Learn to Weave Today with Weaving Made Easy

Ten years ago this summer, Weaving Made Easy hit the bookshelves. I mean physical shelves, as this was before digital copies were available. I wrote the book in response to the heady atmosphere of the rise of the maker movement and the DIY ethos. I was a young weaver who could not keep up with all the ideas banging around in my head for cloth making, and I wanted to share them.

Although I was already a floor loom weaver, when I found the rigid-heddle loom, I found my muse. Here was a loom that I could warp with virtually any yarn my heart desired within the span of a few hours, and I could weave a project while dreaming of the next one. I consider the rigid-heddle loom to be the sweet spot between frame loom and floor loom. With a rigid-heddle loom, the “one day” that you tell yourself you are going to learn to weave, can be today.

Four years prior to the release of Weaving Made Easy, I sold my electric guitar and bought 5 rigid-heddle looms from Schacht Spindle Company. I started teaching weaving at the local recreation center. By teaching others to weave, I learned what I knew, what I didn’t know, and where new weavers often run into trouble. This fundamental know-how has been the focus of my entire career of helping weavers get off to a solid start. Soon, I began the first of many road trips, loading my looms into the back of my car and heading off to conferences, fiber festivals, and shows to teach weaving.

Weaving Made Easy

Weaving is a great way to showcase hand-dyed yarn’s beauty. If you have a stash that is reaching maximum capacity, the rigid-heddle loom is a great way to put those skeins to work. Photo Credit: Joe Coca

My day job, as managing editor of Handwoven, afforded me the opportunity to see the weaving world from a unique position. I learned about its history, the players, the new kids on the block, and current trends. At the time, loom manufacturers were redesigning their rigid-heddle looms to entice shaft-loom weavers and knitters to the world of rigid-heddle weaving. New yarns were hitting the market as indie dyers and small-batch yarns were making their debuts. Craft publishers were revisiting their foundational works and updating them with full-color, step-by-step photos and fresh photography. Bloggers and social media sites were emerging. This was a heady time—what was old was made new again. Today, we are reaping the benefits of all that great energy. There has never been a better time to be a yarnie.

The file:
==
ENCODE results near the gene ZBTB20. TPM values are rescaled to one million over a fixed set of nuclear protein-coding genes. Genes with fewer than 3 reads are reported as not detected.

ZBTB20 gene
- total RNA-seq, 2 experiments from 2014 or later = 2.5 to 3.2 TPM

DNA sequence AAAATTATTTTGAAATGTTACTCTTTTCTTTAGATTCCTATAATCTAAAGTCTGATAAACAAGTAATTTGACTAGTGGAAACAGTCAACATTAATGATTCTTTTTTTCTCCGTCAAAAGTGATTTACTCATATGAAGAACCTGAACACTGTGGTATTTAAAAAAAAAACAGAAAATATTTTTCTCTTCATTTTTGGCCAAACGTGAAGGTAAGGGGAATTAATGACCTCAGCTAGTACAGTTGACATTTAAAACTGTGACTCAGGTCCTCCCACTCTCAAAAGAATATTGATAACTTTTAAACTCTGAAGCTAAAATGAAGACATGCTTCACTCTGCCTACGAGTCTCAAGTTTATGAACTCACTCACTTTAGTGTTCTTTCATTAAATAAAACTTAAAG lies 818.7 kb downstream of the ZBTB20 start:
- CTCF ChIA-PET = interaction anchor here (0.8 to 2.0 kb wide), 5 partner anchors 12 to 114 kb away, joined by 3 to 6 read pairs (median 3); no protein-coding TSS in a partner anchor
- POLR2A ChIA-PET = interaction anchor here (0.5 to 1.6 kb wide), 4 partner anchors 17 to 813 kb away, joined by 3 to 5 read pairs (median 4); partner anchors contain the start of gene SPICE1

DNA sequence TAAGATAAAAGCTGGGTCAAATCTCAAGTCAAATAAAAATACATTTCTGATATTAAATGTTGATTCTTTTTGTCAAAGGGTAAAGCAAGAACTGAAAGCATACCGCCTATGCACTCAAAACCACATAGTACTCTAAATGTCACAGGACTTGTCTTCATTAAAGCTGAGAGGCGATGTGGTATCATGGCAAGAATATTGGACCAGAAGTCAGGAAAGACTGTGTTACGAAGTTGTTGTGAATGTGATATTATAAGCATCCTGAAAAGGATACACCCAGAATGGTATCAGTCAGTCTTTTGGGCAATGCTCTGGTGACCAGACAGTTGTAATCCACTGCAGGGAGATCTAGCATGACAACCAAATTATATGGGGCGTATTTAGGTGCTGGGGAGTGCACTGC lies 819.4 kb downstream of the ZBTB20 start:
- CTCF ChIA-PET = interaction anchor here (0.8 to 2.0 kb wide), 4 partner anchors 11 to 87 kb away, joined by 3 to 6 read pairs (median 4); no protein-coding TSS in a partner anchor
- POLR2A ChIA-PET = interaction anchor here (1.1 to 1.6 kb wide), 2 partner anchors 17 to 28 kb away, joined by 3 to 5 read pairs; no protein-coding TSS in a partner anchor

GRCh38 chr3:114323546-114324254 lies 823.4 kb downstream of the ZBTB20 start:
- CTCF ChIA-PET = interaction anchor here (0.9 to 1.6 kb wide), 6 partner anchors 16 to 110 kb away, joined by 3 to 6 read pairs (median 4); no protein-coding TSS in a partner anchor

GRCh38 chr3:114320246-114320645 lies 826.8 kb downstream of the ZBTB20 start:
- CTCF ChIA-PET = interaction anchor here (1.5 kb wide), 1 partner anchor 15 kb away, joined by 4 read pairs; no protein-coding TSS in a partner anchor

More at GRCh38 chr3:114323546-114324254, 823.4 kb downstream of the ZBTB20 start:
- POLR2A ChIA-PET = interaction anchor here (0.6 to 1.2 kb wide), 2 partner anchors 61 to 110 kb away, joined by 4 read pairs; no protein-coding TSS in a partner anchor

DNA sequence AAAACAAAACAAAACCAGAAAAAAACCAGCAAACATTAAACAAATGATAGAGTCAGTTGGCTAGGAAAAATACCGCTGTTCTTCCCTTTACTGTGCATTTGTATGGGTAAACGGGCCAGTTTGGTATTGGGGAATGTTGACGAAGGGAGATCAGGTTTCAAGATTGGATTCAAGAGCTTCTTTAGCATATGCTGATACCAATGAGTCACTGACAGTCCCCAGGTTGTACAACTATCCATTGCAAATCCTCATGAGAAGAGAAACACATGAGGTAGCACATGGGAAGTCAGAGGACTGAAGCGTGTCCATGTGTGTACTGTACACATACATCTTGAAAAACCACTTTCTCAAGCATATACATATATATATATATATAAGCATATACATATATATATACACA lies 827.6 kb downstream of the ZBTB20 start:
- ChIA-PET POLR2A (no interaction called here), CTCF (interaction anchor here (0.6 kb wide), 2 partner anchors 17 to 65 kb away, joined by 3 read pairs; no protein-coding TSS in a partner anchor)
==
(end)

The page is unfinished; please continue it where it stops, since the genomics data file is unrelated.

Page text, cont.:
I am as bewitched by the rigid-heddle loom’s simplicity, versatility, and style as I was 10 years ago. If you haven’t considered the rigid-heddle loom, perhaps now is the time. Celebrate with me the 10-year anniversary of Weaving Made Easy!

Heddles up!

Liz Gipson is hosting a series of weave-alongs with projects from her second book, Handwoven Home. You can learn more about the weave-alongs and rigid-heddle weaving by visiting her website at www.yarnworker.com. Check out Weaving Made Easy and Handwoven Home and learn to weave today.

Featured Image: Piping Hot Pillows. Photo Credit: Joe Coca.

Learn to weave today!

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